Moveable Feast

Judith Wagner, a client of Moveable Feast, hugs one of the nonprofit’s volunteers, Teddy Hanna.
When one of Moveable Feast’s delivery vehicles hits a traffic snarl on the streets of Baltimore, those expecting their nutritious and diet-tailored meals may have to wait a few more minutes than usual.

When expected funds and contracts to continue services do not come in to Moveable Feast, the clients potentially face a life-changing situation. Says the nonprofit’s executive director Thomas Bonderenko: “For many of our folks, Moveable Feast is their only source of food provision and to cut back or cut out services is really a disturbing place to be.”

He continues: “It’s tough because a lot of clients in the Baltimore area live in neighborhoods where foods are not easily available, or clients can’t get to a food market without taking a bus or two. Or they might be able to get to a market but, once they get home, they’re so exhausted they can’t prepare a meal.”
In regard to the recent funding delay, he notes, “Unfortunately there were 370 individuals who are provided services through those particular funds. While we also have 800 other clients whose services continued at the same level, [these 370] are probably our most critically ill and our most in-need clients. And so as much as we tried to keep them on service it became a challenge to do that.”

Founded in 1989, Moveable Feast provides much-needed services to individuals living with HIV/AIDS, breast cancer, and other life-threatening conditions: no-cost daily meals, prepared under the supervision of a gourmet chef and adapted to dietary needs, and/or once-a-week groceries are delivered to clients’ doorsteps and supplemented by nurtitional counseling provided by three expert dieticians. Moveable Feast also provides transportation assistance for eligible clients who need to make medical appointments; a culinary skills training program; a community garden program; as well as an array of additional services through its partnerships with other agencies in the community. Its motto is, “Feed people. Fight disease. Foster hope.”

Last spring, Ryan White CARE Act funding, which is disbursed to service providers like Moveable Feast by the Baltimore City Health Department and managed by Associated Black Charities, was not reimbursed as scheduled. Moveable Feast receives eight reimbursable grants from two Ryan White funding sources, Part A and the MAI (Minority AIDS Initiative).

“We had been told the money’s coming, the money’s coming, so we carried our clients through July and then again through August on our own monies. For our agency, we’re talking about $350,000 that we were carrying on our own dollar. We’re small; we’re only a $2.8 million agency. And especially with ten percent of our budget that we were carrying without the reimbursements, we were wondering where we were going to get the monies to continue the services or what level of cutback would our clients have to see,” explains Bonderenko.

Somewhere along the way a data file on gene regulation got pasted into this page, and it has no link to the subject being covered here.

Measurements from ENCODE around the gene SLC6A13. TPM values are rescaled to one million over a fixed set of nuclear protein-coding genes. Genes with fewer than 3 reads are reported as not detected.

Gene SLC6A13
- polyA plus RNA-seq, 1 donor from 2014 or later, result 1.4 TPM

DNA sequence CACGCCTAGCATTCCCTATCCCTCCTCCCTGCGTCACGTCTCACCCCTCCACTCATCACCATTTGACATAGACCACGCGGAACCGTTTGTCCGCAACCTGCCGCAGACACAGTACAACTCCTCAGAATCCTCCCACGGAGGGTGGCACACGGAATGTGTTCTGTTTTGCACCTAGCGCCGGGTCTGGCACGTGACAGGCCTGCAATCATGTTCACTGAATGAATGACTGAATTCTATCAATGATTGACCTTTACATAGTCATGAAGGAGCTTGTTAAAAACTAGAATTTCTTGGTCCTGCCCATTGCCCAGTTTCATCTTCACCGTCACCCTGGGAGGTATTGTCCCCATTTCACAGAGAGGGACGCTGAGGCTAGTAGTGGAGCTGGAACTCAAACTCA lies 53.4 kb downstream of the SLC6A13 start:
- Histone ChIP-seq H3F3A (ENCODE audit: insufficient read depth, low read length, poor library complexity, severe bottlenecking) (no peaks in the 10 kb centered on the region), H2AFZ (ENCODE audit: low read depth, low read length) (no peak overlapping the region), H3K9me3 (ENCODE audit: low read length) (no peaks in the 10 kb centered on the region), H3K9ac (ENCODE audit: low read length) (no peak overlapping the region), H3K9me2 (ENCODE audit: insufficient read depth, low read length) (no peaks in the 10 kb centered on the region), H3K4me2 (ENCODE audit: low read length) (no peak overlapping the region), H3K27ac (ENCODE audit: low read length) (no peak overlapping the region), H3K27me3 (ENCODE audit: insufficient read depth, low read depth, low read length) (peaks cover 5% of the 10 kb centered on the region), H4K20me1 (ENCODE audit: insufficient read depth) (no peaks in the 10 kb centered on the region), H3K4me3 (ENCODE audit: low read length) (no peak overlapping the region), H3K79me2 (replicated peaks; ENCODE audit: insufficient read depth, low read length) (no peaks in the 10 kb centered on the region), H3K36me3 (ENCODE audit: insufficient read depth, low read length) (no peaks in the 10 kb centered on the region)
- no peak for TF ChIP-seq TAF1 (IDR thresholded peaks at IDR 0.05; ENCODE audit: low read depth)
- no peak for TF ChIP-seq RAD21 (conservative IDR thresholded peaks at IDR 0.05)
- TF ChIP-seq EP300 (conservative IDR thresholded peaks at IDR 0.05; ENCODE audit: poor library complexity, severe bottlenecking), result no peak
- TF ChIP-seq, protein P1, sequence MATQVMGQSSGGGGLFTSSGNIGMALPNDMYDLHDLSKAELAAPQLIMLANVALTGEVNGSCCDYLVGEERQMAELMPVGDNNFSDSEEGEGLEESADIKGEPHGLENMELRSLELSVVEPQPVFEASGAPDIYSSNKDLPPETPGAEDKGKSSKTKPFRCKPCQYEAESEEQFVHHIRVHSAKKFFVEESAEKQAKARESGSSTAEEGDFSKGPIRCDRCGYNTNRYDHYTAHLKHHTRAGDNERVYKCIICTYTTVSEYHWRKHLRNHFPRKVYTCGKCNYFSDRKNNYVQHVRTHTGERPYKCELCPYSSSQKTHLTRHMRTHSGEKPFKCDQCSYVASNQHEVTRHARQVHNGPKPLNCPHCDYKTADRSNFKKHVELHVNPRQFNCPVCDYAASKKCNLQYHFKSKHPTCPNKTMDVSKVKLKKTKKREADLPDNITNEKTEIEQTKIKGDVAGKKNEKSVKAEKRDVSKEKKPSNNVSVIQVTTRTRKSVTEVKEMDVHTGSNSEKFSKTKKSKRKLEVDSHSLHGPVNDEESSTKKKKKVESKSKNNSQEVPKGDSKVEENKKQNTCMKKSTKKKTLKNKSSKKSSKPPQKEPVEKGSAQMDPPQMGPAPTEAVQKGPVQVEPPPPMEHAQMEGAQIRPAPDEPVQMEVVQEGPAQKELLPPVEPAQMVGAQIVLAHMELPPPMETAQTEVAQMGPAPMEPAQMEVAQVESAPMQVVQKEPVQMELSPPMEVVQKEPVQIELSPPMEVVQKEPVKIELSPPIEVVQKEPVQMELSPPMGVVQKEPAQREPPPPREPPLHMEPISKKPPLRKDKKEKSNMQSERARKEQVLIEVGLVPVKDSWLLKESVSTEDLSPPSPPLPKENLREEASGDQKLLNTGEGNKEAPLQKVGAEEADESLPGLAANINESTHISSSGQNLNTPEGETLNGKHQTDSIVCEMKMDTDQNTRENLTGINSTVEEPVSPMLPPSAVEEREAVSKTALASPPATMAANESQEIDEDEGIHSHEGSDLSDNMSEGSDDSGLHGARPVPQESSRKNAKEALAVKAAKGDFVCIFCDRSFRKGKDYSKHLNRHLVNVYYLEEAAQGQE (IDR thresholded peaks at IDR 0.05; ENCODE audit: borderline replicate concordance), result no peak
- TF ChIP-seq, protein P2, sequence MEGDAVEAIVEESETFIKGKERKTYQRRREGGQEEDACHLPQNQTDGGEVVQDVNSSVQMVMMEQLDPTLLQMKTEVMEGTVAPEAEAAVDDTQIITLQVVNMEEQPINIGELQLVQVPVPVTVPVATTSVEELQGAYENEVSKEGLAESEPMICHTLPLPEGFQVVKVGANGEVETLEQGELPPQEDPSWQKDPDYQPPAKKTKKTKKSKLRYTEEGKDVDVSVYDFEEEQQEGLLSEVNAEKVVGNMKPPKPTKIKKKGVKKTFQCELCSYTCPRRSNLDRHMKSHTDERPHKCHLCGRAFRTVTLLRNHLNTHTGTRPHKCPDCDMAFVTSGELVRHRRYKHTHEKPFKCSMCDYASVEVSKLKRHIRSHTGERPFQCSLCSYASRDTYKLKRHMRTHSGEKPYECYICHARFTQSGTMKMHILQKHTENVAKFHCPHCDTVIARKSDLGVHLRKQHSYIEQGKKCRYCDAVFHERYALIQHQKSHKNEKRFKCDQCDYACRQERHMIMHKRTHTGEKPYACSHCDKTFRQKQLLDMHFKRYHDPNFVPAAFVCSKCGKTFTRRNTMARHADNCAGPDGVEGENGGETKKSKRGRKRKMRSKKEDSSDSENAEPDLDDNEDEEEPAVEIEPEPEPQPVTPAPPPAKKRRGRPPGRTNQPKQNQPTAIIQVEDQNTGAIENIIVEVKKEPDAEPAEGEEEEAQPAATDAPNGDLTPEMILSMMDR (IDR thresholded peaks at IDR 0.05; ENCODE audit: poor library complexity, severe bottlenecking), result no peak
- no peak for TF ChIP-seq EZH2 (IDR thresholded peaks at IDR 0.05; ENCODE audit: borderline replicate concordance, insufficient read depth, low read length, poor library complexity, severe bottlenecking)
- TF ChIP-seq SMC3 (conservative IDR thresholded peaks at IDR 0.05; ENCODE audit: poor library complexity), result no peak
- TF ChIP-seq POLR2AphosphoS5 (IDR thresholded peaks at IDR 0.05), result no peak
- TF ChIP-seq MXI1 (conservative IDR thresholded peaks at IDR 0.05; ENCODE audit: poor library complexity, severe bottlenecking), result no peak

“We have a twenty-one-year employee here who said, ‘When you do God’s work, he doesn’t let you down.’ And we’re not a faith-based organization, but he’s a pretty faith-based person and he said, ‘I’ve been here for twenty-one years and we’ve fallen on some hard times, but in a sense God has never turned his back on the needs of the clients,’” he says. And though the heat has increased of late, no one at Moveable Feast fled the kitchen.

As a testament to the mission of Moveable Feast, the staff, board of directors and its over 4,000 volunteers kept their call to service on the front burners. Staff approached Bonderenko suggesting their salaries be cut before clients went without; salaried employees offered to take a pay cut or pay delay to keep things cooking. Board members paid off their yearly pledge ahead of time and one member even doubled his pledge to see services continue. Individuals relied on their personal contacts to reach out to HRSA and the infectious disease community to shed light on the nonprofit’s predicament.

Even the drivers got fired up. “These guys are making ten bucks an hour and are very sensitive to this issue. They are providing for their families, yet they realize that if we’re cutting back our services in half of this population it means that probably each one of them works at least an hour or two less a day…But they’re all still here. Nobody left. Nobody said, ‘I’m going to look for something else.’ Everybody said, ‘We’re behind you on this!’

“One hundred percent of the staff and the board were like, ‘We need to hang in here, we need to make this work, we need to have a good strategic plan and steps in place to address the issue.’ And I think we were able to do that. I’m humbled to work with these folks,” says Bonderenko.